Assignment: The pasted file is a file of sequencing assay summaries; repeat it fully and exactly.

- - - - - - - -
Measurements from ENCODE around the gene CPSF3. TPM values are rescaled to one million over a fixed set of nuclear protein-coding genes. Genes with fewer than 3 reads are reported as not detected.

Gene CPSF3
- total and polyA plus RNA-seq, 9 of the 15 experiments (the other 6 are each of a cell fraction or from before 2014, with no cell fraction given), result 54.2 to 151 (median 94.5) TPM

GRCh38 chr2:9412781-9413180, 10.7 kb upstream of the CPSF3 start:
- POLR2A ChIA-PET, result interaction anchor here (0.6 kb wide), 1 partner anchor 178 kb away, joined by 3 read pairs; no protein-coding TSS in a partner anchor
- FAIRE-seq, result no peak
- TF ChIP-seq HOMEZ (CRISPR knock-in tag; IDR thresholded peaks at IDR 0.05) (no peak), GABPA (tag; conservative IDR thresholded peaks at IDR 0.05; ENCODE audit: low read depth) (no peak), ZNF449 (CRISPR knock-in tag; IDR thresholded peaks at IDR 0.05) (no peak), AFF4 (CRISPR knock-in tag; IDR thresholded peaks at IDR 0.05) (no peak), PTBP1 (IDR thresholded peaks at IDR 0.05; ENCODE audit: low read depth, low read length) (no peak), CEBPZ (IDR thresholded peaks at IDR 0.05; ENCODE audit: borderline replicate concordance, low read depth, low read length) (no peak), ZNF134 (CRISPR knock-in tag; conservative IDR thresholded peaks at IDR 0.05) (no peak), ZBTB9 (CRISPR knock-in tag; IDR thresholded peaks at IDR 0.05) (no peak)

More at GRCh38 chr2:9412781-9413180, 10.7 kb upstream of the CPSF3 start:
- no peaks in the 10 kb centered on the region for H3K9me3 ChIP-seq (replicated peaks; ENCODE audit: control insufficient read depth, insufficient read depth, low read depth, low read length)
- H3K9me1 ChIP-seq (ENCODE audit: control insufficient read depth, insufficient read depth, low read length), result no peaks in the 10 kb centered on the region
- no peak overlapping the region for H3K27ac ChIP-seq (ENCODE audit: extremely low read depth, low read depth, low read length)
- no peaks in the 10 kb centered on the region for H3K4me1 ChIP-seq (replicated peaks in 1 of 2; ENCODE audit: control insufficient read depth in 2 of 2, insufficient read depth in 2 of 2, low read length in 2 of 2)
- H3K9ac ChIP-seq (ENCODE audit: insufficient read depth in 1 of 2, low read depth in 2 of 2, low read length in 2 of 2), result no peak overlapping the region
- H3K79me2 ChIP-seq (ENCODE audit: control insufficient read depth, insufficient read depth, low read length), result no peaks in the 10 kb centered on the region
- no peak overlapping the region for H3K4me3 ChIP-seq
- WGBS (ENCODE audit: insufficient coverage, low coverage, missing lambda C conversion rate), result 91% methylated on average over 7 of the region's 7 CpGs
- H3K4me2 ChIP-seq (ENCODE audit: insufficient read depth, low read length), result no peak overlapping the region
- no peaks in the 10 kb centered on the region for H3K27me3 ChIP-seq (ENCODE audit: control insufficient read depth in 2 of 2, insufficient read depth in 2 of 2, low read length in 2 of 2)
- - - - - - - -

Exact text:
Measurements from ENCODE around the gene CPSF3. TPM values are rescaled to one million over a fixed set of nuclear protein-coding genes. Genes with fewer than 3 reads are reported as not detected.

Gene CPSF3
- total and polyA plus RNA-seq, 9 of the 15 experiments (the other 6 are each of a cell fraction or from before 2014, with no cell fraction given), result 54.2 to 151 (median 94.5) TPM

GRCh38 chr2:9412781-9413180, 10.7 kb upstream of the CPSF3 start:
- POLR2A ChIA-PET, result interaction anchor here (0.6 kb wide), 1 partner anchor 178 kb away, joined by 3 read pairs; no protein-coding TSS in a partner anchor
- FAIRE-seq, result no peak
- TF ChIP-seq HOMEZ (CRISPR knock-in tag; IDR thresholded peaks at IDR 0.05) (no peak), GABPA (tag; conservative IDR thresholded peaks at IDR 0.05; ENCODE audit: low read depth) (no peak), ZNF449 (CRISPR knock-in tag; IDR thresholded peaks at IDR 0.05) (no peak), AFF4 (CRISPR knock-in tag; IDR thresholded peaks at IDR 0.05) (no peak), PTBP1 (IDR thresholded peaks at IDR 0.05; ENCODE audit: low read depth, low read length) (no peak), CEBPZ (IDR thresholded peaks at IDR 0.05; ENCODE audit: borderline replicate concordance, low read depth, low read length) (no peak), ZNF134 (CRISPR knock-in tag; conservative IDR thresholded peaks at IDR 0.05) (no peak), ZBTB9 (CRISPR knock-in tag; IDR thresholded peaks at IDR 0.05) (no peak)

More at GRCh38 chr2:9412781-9413180, 10.7 kb upstream of the CPSF3 start:
- no peaks in the 10 kb centered on the region for H3K9me3 ChIP-seq (replicated peaks; ENCODE audit: control insufficient read depth, insufficient read depth, low read depth, low read length)
- H3K9me1 ChIP-seq (ENCODE audit: control insufficient read depth, insufficient read depth, low read length), result no peaks in the 10 kb centered on the region
- no peak overlapping the region for H3K27ac ChIP-seq (ENCODE audit: extremely low read depth, low read depth, low read length)
- no peaks in the 10 kb centered on the region for H3K4me1 ChIP-seq (replicated peaks in 1 of 2; ENCODE audit: control insufficient read depth in 2 of 2, insufficient read depth in 2 of 2, low read length in 2 of 2)
- H3K9ac ChIP-seq (ENCODE audit: insufficient read depth in 1 of 2, low read depth in 2 of 2, low read length in 2 of 2), result no peak overlapping the region
- H3K79me2 ChIP-seq (ENCODE audit: control insufficient read depth, insufficient read depth, low read length), result no peaks in the 10 kb centered on the region
- no peak overlapping the region for H3K4me3 ChIP-seq
- WGBS (ENCODE audit: insufficient coverage, low coverage, missing lambda C conversion rate), result 91% methylated on average over 7 of the region's 7 CpGs
- H3K4me2 ChIP-seq (ENCODE audit: insufficient read depth, low read length), result no peak overlapping the region
- no peaks in the 10 kb centered on the region for H3K27me3 ChIP-seq (ENCODE audit: control insufficient read depth in 2 of 2, insufficient read depth in 2 of 2, low read length in 2 of 2)